Why Are Sailor Moon’s Titles Almost All the Same Length?

TV Listings in May 1992 Edition of Kitami Shimbun

TV Listings in May 1992 Edition of Kitami Shimbun

Or, for those of you who didn’t know already… yes, nearly all of Sailor Moon‘s episode titles are the same length in Japanese.1

You wouldn’t really notice at first glance, but once you start reading through the titles, you’ll notice that the phrasing is a little off (i.e., some words seemingly forced in) or that kanji will be used or not used inconsistently, which just stands out. My original theory on the issue what that possibly it had to do with the fact that Japanese is typed in full-width, each character taking up the same amount of space (monospaced fonts2 are an example of this in English), and with balancing how much “white space” is taken up on the title card. But after reading into this a bit more, it looks like there’s a more specific reason for this.

Dec. 1993 Issue of Animage

Dec. 1993 Issue of Animage

According to my research, Animage3 ran a column interviewing the staff who were producing the series and were able to get the scoop on why the titles seemed to be a near perfect match.

It turns out that the staff behind the Sailor Moon anime wanted their titles to fit in exactly in the space provided in the daily/weekly TV listings in the newspapers of the day4 and so they purposefully rewrote the episode titles to try to fit that character limit exactly. If you went over, it would be cut off (and viewers wouldn’t know what the episode was about) and if you went under, it would leave empty space. You can see in the example at the top of this post, Sailor Moon is the program starting at 7pm (incidentally, that’s episode 12), though the title was abbreviated here.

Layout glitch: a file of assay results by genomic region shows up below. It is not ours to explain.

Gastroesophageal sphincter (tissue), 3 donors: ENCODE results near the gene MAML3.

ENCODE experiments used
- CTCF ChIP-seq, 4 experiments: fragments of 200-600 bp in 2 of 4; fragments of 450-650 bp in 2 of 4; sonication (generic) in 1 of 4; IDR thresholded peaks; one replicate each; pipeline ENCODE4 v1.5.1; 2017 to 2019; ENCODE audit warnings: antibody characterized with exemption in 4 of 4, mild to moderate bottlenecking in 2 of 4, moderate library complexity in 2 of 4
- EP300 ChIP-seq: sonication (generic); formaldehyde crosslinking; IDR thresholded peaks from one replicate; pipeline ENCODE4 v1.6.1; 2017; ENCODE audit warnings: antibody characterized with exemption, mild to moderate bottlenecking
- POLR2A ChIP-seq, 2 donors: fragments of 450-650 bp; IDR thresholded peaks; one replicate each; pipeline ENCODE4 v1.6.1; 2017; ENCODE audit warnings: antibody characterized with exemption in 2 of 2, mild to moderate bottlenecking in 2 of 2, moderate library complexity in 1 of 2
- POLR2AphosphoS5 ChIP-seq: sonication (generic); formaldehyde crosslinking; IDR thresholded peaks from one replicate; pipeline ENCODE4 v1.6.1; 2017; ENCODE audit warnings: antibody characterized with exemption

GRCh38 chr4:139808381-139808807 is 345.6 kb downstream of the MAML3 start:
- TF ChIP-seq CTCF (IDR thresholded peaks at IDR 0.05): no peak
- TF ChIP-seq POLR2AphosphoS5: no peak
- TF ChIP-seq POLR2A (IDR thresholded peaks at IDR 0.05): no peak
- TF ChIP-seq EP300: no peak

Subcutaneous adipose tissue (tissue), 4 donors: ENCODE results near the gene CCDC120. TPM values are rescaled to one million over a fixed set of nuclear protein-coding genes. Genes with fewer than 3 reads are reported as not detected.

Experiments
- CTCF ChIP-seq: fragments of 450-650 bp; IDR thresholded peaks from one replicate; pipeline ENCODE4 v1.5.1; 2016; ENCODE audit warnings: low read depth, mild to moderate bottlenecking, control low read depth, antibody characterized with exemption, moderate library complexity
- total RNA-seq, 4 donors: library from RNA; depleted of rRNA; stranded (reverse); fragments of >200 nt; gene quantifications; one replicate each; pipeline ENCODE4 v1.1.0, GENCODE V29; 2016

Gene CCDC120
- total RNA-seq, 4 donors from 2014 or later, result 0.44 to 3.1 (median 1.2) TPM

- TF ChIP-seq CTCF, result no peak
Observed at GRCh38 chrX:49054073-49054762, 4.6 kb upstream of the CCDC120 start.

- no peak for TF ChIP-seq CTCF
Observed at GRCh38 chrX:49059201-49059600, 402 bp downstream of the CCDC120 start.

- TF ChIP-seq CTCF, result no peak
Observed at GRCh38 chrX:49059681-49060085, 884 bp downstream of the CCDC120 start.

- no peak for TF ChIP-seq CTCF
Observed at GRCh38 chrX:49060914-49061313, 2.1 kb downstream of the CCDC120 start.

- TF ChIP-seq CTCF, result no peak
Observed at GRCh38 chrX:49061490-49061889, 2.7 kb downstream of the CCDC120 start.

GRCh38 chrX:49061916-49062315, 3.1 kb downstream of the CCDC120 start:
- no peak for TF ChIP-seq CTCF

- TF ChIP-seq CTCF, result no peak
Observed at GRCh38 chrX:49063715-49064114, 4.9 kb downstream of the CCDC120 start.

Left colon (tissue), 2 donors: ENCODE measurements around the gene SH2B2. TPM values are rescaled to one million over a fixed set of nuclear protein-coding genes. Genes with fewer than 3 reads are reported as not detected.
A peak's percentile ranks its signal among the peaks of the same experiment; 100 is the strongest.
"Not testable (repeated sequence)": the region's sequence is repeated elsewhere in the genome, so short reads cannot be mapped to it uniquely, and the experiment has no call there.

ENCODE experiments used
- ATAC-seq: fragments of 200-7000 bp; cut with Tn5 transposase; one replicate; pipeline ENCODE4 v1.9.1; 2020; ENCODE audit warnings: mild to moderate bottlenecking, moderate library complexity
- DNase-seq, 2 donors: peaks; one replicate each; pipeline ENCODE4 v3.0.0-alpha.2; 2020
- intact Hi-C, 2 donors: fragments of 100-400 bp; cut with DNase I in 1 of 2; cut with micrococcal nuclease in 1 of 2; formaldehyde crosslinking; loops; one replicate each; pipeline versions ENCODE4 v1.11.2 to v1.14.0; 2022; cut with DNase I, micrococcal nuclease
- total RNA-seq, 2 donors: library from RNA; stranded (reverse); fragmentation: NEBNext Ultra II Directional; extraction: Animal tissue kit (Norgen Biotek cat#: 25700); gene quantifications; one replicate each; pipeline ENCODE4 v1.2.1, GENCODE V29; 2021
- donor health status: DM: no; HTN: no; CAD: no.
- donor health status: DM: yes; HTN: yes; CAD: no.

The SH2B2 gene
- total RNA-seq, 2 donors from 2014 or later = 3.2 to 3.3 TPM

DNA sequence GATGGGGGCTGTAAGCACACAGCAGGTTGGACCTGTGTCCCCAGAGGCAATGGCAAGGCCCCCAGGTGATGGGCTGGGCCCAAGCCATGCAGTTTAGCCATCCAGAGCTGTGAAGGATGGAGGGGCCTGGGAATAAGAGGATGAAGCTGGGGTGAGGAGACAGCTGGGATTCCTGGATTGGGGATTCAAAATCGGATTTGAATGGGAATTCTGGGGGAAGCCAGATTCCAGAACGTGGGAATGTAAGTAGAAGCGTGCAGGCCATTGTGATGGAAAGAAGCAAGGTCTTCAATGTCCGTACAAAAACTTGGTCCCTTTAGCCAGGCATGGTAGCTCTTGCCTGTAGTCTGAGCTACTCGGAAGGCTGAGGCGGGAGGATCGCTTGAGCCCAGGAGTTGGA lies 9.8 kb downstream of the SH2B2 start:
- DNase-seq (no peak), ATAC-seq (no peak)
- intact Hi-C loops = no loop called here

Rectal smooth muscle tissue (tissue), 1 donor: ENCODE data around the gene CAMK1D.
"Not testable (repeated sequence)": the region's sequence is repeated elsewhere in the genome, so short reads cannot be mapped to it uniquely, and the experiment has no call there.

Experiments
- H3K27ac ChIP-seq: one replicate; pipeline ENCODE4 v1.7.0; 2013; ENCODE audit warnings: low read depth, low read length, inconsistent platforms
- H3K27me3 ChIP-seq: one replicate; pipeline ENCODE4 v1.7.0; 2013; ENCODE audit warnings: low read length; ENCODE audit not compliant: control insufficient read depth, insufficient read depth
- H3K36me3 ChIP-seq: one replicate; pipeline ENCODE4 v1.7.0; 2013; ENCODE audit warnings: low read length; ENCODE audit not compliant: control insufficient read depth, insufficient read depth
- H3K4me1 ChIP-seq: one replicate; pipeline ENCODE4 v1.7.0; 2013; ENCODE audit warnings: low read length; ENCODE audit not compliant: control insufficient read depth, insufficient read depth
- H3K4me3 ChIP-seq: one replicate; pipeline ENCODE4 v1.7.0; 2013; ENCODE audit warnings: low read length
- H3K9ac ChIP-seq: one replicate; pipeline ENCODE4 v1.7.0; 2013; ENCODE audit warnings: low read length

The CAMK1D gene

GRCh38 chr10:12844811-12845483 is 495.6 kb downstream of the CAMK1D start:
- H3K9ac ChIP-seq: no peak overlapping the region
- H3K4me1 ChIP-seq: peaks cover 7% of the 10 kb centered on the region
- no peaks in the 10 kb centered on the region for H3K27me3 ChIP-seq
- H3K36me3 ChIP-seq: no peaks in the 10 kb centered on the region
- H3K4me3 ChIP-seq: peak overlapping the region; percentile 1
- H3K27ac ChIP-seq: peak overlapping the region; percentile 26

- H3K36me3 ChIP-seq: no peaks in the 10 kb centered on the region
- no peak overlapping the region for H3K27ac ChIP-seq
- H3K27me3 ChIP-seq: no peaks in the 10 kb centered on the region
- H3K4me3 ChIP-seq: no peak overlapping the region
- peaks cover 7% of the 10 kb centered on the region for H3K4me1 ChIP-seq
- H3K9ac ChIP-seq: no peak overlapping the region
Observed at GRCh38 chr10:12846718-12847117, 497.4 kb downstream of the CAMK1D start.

It’s pretty amazing to see that the staff actually went to such great lengths for such a small detail! In case you’re curious about the numbers, here they are:

Episodes, by Number of Characters in Episode Title
Total <15 15 16 17 18 18<
200 1 10 136 50 3 1

References:

  1. This is a Japanese reference, but since the point is about Japanese titles, that should be fine. See List of Sailor Moon Episode Titles (Wikipedia)
  2. Courier is a common example of this. The monospaced/fixed-width nature of the font makes it easy to align text and is often used in coding for that reason. See Monospaced Font (Wikipedia)
  3. The documents I found suggest that it was the November 1993 issue of Animage which contained this information, but the only article on Sailor Moon contained in there is concerning the upcoming Sailor Moon R movie. The December 1993 issue has a column on “Now Revealing 100 Secrets from Sailor Moon R” which seems the more likely candidate. I will update this once I’m able to get my hands on the actual issue
  4. You kids today may not know, but back until the early 2000s, we literally had paper guides to tell us what was on TV and when. It seems so archaic, now that I mention it!

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